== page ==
Background: Mental disorders are widely recognized to be associated with increased risk of all-cause mortality. However, the extent to which highest-risk groups for mortality overlap with those viewed with highest concern by mental health services is less clear. The aim of the study was to investigate clinical risk assessment ratings for suicide, violence and self-neglect in relation to all-cause mortality among people receiving secondary mental healthcare.
Method: A total of 9234 subjects over the age of 15 years were identified from the South London and Maudsley Biomedical Research Centre Case Register who had received a second tier structured risk assessment in the course of their clinical care. A cohort analysis was carried out. Total scores for three risk assessment clusters (suicide, violence and self-neglect) were calculated and Cox regression models used to assess survival from first assessment.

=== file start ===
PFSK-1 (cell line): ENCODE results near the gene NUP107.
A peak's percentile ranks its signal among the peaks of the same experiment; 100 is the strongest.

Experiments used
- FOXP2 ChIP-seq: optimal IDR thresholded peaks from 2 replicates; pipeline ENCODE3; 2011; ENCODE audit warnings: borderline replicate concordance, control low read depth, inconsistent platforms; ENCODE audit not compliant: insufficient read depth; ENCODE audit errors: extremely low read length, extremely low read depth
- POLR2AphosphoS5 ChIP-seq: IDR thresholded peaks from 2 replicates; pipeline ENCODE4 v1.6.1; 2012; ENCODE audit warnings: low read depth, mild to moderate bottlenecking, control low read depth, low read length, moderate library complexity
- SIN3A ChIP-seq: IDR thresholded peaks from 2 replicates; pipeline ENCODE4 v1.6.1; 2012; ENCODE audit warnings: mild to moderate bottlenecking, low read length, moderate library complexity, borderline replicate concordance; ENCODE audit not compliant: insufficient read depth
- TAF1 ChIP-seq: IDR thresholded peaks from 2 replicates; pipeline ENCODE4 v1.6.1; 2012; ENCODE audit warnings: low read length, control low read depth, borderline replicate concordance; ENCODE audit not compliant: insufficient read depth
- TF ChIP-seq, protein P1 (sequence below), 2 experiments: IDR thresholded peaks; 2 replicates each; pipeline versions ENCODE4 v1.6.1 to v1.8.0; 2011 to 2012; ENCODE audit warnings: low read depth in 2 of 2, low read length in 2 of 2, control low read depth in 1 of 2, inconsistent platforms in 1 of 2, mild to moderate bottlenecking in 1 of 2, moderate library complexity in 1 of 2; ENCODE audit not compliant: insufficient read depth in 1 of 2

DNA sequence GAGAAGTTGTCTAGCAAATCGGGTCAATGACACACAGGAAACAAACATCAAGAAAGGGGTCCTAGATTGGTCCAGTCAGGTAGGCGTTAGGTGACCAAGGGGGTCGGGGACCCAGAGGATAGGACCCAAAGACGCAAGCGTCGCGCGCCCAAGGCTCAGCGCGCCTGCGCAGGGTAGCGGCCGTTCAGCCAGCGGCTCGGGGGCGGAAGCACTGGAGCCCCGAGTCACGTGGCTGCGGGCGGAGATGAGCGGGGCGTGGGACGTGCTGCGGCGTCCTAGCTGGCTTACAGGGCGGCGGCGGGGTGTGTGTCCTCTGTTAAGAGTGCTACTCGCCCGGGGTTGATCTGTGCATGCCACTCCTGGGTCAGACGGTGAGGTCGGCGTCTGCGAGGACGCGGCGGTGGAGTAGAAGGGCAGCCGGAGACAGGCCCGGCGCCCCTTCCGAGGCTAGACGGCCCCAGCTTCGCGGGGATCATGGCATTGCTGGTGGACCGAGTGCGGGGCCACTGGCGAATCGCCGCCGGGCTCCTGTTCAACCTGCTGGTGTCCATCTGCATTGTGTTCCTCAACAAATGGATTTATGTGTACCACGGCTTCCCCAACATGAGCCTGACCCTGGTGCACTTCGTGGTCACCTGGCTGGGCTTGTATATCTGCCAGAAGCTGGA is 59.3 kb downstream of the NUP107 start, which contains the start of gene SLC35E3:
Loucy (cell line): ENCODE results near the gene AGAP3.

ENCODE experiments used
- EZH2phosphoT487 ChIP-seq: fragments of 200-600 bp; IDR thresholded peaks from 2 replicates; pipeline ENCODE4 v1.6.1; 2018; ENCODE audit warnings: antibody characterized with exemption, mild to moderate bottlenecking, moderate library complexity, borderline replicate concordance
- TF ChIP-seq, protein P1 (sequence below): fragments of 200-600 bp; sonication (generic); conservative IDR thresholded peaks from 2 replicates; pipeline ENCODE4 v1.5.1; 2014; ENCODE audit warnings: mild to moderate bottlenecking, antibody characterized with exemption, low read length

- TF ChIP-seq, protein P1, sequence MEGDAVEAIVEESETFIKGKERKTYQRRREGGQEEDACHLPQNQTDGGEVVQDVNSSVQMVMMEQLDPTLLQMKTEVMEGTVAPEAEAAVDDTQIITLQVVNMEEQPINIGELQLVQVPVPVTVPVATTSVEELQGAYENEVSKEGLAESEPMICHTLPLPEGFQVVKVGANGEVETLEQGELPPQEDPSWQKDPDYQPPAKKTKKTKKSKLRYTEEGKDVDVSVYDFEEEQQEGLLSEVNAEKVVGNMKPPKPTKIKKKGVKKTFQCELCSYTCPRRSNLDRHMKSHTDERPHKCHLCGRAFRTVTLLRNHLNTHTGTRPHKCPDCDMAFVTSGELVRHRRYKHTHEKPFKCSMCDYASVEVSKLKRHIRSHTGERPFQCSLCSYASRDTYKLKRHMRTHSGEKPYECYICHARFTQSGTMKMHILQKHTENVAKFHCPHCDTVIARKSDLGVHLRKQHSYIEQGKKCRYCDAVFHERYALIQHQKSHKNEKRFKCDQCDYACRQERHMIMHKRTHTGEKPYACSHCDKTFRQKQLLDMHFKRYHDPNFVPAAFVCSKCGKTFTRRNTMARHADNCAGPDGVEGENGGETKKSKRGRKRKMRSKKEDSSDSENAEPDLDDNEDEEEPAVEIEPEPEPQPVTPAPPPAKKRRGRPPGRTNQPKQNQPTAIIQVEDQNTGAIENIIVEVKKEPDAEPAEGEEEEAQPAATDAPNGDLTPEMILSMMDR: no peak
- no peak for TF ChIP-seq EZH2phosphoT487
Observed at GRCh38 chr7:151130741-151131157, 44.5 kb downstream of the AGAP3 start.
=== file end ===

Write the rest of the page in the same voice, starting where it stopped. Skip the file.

Results: A total of 234 deaths had occurred over an average 9.4-month follow-up period. Mortality was relatively high for the cohort overall in relation to national norms [standardized mortality ratio 3.23, 95% confidence interval (CI) 2.83-3.67] but not in relation to other mental health service users with similar diagnoses. Only the score for the self-neglect cluster predicted mortality [hazard ratio (HR) per unit increase 1.14, 95% CI 1.04-1.24] with null findings for assessed risk of suicide or violence (HRs per unit increase 1.00 and 1.06 respectively).
Conclusions: Level of clinician-appraised risk of self-neglect, but not of suicide or violence, predicted all-cause mortality among people receiving specific assessment of risk in a secondary mental health service.